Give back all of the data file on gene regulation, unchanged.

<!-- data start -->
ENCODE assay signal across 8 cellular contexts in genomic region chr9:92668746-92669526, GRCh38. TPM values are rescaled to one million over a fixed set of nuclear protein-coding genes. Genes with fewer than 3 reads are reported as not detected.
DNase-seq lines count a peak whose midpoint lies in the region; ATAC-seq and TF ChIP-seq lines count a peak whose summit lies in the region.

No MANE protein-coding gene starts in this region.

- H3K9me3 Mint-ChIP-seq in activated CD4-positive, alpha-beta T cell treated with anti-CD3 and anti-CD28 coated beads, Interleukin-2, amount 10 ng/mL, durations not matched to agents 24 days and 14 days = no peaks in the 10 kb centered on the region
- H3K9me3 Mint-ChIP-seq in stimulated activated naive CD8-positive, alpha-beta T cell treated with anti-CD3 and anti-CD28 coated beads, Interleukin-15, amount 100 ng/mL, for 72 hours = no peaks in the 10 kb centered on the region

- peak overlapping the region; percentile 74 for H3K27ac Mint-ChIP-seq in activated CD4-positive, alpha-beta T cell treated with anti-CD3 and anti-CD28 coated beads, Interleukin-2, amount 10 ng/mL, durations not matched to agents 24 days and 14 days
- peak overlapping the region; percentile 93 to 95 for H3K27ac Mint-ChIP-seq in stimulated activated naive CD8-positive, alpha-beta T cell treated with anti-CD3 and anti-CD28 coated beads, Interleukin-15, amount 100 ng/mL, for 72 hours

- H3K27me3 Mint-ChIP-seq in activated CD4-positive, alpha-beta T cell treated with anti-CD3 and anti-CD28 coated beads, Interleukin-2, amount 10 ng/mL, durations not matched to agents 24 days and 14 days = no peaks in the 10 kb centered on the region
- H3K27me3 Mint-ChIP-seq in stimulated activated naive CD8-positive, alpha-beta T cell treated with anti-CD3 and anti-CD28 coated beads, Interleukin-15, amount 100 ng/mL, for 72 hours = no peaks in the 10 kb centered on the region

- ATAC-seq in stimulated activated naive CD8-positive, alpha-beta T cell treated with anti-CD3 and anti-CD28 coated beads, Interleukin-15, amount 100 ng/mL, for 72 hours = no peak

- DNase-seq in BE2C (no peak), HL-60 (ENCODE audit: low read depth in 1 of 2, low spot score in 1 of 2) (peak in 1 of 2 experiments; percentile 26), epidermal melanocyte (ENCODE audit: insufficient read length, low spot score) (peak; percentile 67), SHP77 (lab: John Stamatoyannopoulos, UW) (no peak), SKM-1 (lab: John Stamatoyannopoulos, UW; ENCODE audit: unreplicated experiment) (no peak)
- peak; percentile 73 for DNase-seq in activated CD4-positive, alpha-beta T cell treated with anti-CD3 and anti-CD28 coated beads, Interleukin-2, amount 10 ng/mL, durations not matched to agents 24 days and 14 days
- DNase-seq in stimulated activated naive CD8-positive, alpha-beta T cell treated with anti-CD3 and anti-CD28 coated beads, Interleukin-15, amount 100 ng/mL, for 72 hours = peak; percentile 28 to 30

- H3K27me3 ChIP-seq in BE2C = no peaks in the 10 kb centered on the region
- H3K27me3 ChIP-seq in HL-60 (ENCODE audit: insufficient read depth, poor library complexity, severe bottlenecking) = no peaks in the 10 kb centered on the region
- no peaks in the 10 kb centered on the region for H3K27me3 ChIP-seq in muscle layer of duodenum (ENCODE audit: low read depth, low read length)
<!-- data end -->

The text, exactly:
ENCODE assay signal across 8 cellular contexts in genomic region chr9:92668746-92669526, GRCh38. TPM values are rescaled to one million over a fixed set of nuclear protein-coding genes. Genes with fewer than 3 reads are reported as not detected.
DNase-seq lines count a peak whose midpoint lies in the region; ATAC-seq and TF ChIP-seq lines count a peak whose summit lies in the region.

No MANE protein-coding gene starts in this region.

- H3K9me3 Mint-ChIP-seq in activated CD4-positive, alpha-beta T cell treated with anti-CD3 and anti-CD28 coated beads, Interleukin-2, amount 10 ng/mL, durations not matched to agents 24 days and 14 days = no peaks in the 10 kb centered on the region
- H3K9me3 Mint-ChIP-seq in stimulated activated naive CD8-positive, alpha-beta T cell treated with anti-CD3 and anti-CD28 coated beads, Interleukin-15, amount 100 ng/mL, for 72 hours = no peaks in the 10 kb centered on the region

- peak overlapping the region; percentile 74 for H3K27ac Mint-ChIP-seq in activated CD4-positive, alpha-beta T cell treated with anti-CD3 and anti-CD28 coated beads, Interleukin-2, amount 10 ng/mL, durations not matched to agents 24 days and 14 days
- peak overlapping the region; percentile 93 to 95 for H3K27ac Mint-ChIP-seq in stimulated activated naive CD8-positive, alpha-beta T cell treated with anti-CD3 and anti-CD28 coated beads, Interleukin-15, amount 100 ng/mL, for 72 hours

- H3K27me3 Mint-ChIP-seq in activated CD4-positive, alpha-beta T cell treated with anti-CD3 and anti-CD28 coated beads, Interleukin-2, amount 10 ng/mL, durations not matched to agents 24 days and 14 days = no peaks in the 10 kb centered on the region
- H3K27me3 Mint-ChIP-seq in stimulated activated naive CD8-positive, alpha-beta T cell treated with anti-CD3 and anti-CD28 coated beads, Interleukin-15, amount 100 ng/mL, for 72 hours = no peaks in the 10 kb centered on the region

- ATAC-seq in stimulated activated naive CD8-positive, alpha-beta T cell treated with anti-CD3 and anti-CD28 coated beads, Interleukin-15, amount 100 ng/mL, for 72 hours = no peak

- DNase-seq in BE2C (no peak), HL-60 (ENCODE audit: low read depth in 1 of 2, low spot score in 1 of 2) (peak in 1 of 2 experiments; percentile 26), epidermal melanocyte (ENCODE audit: insufficient read length, low spot score) (peak; percentile 67), SHP77 (lab: John Stamatoyannopoulos, UW) (no peak), SKM-1 (lab: John Stamatoyannopoulos, UW; ENCODE audit: unreplicated experiment) (no peak)
- peak; percentile 73 for DNase-seq in activated CD4-positive, alpha-beta T cell treated with anti-CD3 and anti-CD28 coated beads, Interleukin-2, amount 10 ng/mL, durations not matched to agents 24 days and 14 days
- DNase-seq in stimulated activated naive CD8-positive, alpha-beta T cell treated with anti-CD3 and anti-CD28 coated beads, Interleukin-15, amount 100 ng/mL, for 72 hours = peak; percentile 28 to 30

- H3K27me3 ChIP-seq in BE2C = no peaks in the 10 kb centered on the region
- H3K27me3 ChIP-seq in HL-60 (ENCODE audit: insufficient read depth, poor library complexity, severe bottlenecking) = no peaks in the 10 kb centered on the region
- no peaks in the 10 kb centered on the region for H3K27me3 ChIP-seq in muscle layer of duodenum (ENCODE audit: low read depth, low read length)